Higher impact environmental reporting and fronting up with wicked solutions
The Commissioner was honoured to speak at the Environment Institute of Australia and New Zealand Inc (EIANZ) annual conference in Wellington, New Zealand this week. It’s an event that brings together academics, government, business and industry leaders from all facets of the environmental spectrum. Speakers included; former Environment Director of the OECD Simon Upton who is now NZ’s Parliamentary Commissioner for the Environment, Distinguished Professor Dame Anne Salmond, CEO of Landcorp Steven Carden and my colleague at the Office of the Commissioner of Environmental Sustainability, Victoria, Dr Scott Rawlings.
This year’s conference was aptly titled Tu Kaha: Stand Tall - Fronting up with wicked solutions.
Grappling wicked problems was at the core of the Commissioner's speech: many of the delegates at EIANZ spoke and heard about new or refined methods to increase the impact of, and deliver better outcomes for, the environment from their work. The Commissioner discussed the journey that took place in Victoria towards higher-impact reporting, 'Our methods for influencing practical action are adapting to address the pace of change of life in 2017. Reports alone and recommendations addressed in five or six yearly cycles just don’t cut it. To put it simply, as environmental reporters we must strive to reimagine our role and the way we work, to increase the value and impact of what we do.'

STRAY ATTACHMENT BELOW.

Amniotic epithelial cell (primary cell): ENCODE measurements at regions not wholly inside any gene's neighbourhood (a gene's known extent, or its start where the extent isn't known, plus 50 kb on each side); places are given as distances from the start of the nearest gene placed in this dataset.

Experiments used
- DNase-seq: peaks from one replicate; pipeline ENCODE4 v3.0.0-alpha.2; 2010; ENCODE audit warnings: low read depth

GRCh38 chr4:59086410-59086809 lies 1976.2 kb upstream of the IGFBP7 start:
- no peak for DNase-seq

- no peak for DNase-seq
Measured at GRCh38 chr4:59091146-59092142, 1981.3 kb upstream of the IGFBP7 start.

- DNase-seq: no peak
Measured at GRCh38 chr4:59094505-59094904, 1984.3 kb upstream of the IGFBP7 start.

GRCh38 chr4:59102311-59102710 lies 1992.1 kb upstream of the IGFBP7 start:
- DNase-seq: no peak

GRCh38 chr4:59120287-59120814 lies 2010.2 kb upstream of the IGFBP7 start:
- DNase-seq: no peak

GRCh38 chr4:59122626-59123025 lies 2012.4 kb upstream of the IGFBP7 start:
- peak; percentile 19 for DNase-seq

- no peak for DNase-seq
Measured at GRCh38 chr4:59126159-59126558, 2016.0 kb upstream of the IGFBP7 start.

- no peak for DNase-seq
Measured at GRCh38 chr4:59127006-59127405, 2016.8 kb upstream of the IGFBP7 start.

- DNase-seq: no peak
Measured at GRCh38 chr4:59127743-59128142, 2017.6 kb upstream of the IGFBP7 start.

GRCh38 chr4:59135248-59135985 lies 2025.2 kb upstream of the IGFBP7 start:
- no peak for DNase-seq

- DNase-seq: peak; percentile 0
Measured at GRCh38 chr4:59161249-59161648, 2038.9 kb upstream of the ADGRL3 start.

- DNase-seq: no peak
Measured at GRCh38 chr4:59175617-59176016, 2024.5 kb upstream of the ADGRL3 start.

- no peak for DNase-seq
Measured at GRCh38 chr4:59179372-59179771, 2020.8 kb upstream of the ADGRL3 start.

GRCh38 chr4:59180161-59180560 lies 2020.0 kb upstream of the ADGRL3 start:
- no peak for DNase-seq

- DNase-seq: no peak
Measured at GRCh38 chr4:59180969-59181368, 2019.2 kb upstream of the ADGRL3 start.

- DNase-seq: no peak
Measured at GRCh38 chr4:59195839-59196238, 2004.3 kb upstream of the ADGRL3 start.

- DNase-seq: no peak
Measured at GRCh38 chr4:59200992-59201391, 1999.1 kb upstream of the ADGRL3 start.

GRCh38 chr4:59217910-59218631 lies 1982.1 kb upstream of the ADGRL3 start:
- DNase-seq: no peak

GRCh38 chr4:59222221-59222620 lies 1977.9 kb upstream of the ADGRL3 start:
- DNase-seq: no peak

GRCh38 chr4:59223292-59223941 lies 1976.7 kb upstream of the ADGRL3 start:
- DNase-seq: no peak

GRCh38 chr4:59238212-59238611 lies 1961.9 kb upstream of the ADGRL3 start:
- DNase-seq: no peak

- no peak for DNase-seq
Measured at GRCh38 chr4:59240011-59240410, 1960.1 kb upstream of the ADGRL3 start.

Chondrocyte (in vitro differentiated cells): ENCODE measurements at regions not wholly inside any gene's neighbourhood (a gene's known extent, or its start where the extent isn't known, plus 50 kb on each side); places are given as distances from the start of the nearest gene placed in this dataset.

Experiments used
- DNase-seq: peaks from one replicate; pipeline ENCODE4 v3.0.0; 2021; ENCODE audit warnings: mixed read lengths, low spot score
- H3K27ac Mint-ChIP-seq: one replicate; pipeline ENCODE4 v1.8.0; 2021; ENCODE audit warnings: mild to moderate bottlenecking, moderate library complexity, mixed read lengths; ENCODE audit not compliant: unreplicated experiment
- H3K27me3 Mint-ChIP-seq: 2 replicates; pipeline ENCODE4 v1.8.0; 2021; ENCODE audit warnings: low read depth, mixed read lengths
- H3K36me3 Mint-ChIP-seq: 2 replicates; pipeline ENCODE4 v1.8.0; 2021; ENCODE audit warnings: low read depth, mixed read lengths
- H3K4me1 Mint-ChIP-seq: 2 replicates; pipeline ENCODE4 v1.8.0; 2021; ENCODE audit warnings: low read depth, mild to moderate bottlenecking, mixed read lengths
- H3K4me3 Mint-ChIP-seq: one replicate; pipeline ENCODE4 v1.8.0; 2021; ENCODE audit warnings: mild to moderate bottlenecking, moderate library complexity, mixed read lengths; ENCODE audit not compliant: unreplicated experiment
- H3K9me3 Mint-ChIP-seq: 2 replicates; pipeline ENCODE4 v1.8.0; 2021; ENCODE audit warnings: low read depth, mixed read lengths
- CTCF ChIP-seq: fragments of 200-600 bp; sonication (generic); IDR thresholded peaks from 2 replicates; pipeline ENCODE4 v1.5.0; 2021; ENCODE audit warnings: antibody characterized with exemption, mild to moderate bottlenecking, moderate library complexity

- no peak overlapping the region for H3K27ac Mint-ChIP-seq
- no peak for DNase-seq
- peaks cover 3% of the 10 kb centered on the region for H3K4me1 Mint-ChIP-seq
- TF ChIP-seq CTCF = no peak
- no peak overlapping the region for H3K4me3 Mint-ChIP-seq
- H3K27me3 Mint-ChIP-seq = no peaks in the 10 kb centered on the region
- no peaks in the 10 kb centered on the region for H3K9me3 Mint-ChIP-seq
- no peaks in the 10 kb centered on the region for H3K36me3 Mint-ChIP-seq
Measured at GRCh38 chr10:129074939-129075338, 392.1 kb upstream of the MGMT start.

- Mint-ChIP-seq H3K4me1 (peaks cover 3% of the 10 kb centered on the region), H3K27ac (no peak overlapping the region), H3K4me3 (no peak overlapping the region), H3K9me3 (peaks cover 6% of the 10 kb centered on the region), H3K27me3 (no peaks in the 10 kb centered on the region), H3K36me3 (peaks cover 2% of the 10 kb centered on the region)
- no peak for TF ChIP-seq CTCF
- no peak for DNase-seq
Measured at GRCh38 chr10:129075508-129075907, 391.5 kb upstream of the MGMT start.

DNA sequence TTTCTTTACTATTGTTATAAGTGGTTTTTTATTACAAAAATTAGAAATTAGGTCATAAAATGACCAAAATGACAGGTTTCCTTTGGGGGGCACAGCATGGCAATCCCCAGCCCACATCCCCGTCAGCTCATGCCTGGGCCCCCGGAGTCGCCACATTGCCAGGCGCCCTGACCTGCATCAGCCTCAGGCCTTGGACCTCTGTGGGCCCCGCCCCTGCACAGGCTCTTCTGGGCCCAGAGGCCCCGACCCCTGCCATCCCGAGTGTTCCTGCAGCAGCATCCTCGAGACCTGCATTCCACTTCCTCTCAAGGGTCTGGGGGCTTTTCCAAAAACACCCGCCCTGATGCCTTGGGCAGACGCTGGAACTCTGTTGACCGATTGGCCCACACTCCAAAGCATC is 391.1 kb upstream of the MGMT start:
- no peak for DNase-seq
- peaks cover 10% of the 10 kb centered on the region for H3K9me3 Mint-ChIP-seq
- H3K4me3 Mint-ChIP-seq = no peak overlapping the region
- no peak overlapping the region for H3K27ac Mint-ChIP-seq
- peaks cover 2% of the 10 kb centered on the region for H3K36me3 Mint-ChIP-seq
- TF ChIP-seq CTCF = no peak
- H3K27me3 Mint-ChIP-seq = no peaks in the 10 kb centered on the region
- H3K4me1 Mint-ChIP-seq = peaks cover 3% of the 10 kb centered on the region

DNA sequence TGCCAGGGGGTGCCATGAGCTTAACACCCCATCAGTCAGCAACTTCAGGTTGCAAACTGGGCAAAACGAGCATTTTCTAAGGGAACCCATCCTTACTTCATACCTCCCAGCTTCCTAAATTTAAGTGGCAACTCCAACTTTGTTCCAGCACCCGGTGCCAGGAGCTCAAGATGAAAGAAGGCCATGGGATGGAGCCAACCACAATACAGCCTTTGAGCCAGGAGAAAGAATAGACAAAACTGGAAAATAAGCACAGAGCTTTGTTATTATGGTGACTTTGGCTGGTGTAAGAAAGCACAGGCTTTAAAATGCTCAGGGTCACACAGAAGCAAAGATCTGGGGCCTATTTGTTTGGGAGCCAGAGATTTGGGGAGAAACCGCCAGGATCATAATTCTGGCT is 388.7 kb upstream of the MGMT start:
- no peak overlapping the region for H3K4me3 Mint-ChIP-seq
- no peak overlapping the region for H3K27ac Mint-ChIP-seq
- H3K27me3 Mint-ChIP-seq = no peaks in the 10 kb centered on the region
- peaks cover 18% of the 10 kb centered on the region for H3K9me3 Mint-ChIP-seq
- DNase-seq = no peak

The Commissioner demonstrated that the higher-impact approach described in the State and Benefit Framework for the 2018 Victorian State of the Environment report has already delivered practical outcomes – using the 2016 State of the Bays reporting process and reporting products along with the an expanded role in environmental reporting for the Office since it was established in 2003 as examples that the new approach to reporting is making a difference.
The Commissioner also told the audience of environmental practitioners that 'As well as improving the effectiveness of our traditional science research, monitoring and reporting effort, investing in the skills and capabilities to unlock the power of big data and analytics as well as environmental economic accounts - two wicked solutions to help governments, community and industry maintain a healthy environment – is a priority.’
'This will require investment, capacity building and a move towards more comprehensive real-time environmental monitoring and reporting. We must work tirelessly to harness the power of technology for public good so that citizens can participate in and have access to meaningful, environmental information, for example, on our bays, waterways and air. Just as we have done with the monitoring of weather and emergency management events such as fire and flood.'
'To maintain a healthy environment we need the right information at the right time, and to do this requires a big vision and long-term investment by governments – not necessarily new money – new priorities. In addition to our digital capability, investment at the national and sub-national level in developing environmental economic accounts for important ecosystems, is critical to better understand, describe and account for environmental benefit as our economy and population grow.'